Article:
Lear, in his madness, mistakes Tom for a philosopher. Why does Lear think Tom is a wise and learned Theban in act 3, scene 4?

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There are three general reasons Lear mistakes Tom for a philosopher.

The most basic you've mentioned: Lear has lost his grip on reality.

However, the second is quite sad: the things this madman says ring true with Lear's current experience. He (Lear) wishes he could "prevent the fiend and kill...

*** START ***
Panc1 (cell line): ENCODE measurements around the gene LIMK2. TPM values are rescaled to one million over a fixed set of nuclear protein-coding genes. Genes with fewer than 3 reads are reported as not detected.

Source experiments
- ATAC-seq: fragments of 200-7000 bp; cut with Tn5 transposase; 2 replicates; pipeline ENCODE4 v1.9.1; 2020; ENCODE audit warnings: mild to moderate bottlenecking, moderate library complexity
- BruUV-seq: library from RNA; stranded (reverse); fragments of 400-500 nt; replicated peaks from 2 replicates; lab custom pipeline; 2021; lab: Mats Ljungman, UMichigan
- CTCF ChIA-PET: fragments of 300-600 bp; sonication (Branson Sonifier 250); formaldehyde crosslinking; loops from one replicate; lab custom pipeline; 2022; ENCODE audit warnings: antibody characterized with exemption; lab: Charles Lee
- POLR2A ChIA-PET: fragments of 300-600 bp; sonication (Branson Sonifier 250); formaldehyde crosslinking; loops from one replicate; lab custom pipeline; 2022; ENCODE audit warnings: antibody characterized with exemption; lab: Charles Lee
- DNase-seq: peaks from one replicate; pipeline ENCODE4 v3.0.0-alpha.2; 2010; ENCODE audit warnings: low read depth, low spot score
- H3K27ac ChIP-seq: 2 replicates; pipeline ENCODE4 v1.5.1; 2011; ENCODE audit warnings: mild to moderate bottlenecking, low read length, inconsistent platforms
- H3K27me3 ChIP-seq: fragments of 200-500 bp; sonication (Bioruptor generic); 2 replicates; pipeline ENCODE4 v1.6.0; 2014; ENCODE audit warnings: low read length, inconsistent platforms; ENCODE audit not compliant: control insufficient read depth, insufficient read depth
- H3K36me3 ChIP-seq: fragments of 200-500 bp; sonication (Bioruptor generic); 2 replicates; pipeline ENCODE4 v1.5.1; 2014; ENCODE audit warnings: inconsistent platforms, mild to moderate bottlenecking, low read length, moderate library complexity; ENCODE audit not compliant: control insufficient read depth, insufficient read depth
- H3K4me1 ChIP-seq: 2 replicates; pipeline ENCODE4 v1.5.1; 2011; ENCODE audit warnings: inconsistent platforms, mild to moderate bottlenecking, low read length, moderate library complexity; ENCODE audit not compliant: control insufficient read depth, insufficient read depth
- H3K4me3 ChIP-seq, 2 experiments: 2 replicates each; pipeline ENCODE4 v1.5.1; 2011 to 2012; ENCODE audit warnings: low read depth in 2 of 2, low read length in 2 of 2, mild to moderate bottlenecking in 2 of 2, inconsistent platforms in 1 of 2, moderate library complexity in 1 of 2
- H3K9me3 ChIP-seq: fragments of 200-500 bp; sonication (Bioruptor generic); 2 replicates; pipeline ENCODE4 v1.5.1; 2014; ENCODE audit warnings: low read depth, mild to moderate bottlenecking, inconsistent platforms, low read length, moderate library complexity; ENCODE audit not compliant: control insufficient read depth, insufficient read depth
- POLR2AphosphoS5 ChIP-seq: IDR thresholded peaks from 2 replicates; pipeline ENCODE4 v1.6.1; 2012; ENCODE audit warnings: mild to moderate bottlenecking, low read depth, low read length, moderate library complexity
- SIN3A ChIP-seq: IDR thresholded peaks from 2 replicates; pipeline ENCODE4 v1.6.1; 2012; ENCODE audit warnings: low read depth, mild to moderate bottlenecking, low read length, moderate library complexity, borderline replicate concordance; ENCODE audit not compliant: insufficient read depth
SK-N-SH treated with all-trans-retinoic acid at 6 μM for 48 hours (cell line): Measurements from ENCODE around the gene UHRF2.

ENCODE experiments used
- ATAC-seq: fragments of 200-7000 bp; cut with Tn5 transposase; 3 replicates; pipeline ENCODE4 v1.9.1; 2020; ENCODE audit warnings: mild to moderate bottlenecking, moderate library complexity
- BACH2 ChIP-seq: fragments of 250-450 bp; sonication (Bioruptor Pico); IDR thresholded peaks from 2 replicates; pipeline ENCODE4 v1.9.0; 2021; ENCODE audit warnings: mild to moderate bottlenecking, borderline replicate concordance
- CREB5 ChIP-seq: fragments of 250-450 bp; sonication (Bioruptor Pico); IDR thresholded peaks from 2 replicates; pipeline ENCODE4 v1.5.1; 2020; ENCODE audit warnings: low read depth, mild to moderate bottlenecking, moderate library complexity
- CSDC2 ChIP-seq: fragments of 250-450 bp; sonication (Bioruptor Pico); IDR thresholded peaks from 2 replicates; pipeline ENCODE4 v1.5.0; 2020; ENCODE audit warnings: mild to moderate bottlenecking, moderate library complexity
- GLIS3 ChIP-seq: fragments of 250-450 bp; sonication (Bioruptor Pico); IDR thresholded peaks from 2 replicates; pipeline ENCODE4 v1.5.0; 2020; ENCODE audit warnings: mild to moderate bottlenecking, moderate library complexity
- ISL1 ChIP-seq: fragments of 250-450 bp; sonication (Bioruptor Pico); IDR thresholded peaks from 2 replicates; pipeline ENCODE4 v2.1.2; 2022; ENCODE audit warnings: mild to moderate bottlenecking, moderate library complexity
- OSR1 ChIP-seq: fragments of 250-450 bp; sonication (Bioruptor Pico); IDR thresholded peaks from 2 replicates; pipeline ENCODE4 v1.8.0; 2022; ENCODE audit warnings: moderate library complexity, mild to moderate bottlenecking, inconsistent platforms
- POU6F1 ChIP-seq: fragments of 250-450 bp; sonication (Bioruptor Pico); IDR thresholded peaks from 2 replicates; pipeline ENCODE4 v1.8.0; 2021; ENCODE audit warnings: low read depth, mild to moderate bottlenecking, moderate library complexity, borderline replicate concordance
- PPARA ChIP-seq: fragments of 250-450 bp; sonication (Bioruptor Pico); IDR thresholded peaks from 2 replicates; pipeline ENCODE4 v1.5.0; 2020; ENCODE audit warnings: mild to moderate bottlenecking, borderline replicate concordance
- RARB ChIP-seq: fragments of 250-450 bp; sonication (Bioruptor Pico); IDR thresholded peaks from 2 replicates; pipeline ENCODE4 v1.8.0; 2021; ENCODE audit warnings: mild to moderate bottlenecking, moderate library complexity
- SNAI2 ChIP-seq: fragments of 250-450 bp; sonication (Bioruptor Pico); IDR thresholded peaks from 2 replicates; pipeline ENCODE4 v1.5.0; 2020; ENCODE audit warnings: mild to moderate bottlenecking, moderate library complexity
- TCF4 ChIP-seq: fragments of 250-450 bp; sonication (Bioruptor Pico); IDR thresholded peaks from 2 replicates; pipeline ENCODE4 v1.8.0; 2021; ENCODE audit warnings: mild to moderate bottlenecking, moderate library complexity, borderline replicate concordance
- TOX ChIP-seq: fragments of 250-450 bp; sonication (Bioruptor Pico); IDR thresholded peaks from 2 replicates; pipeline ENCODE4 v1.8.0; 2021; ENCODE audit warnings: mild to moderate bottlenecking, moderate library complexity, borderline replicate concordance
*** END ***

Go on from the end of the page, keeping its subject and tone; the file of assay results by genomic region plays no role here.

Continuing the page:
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There are three general reasons Lear mistakes Tom for a philosopher.

The most basic you've mentioned: Lear has lost his grip on reality.

However, the second is quite sad: the things this madman says ring true with Lear's current experience. He (Lear) wishes he could "prevent the fiend and kill vermin," and he speaks directly and honestly about his suffering, which those around Lear can't do.

The third is more symbolic: the play has entered a stage when madmen seem more on target regarding the world than the sane and noble.

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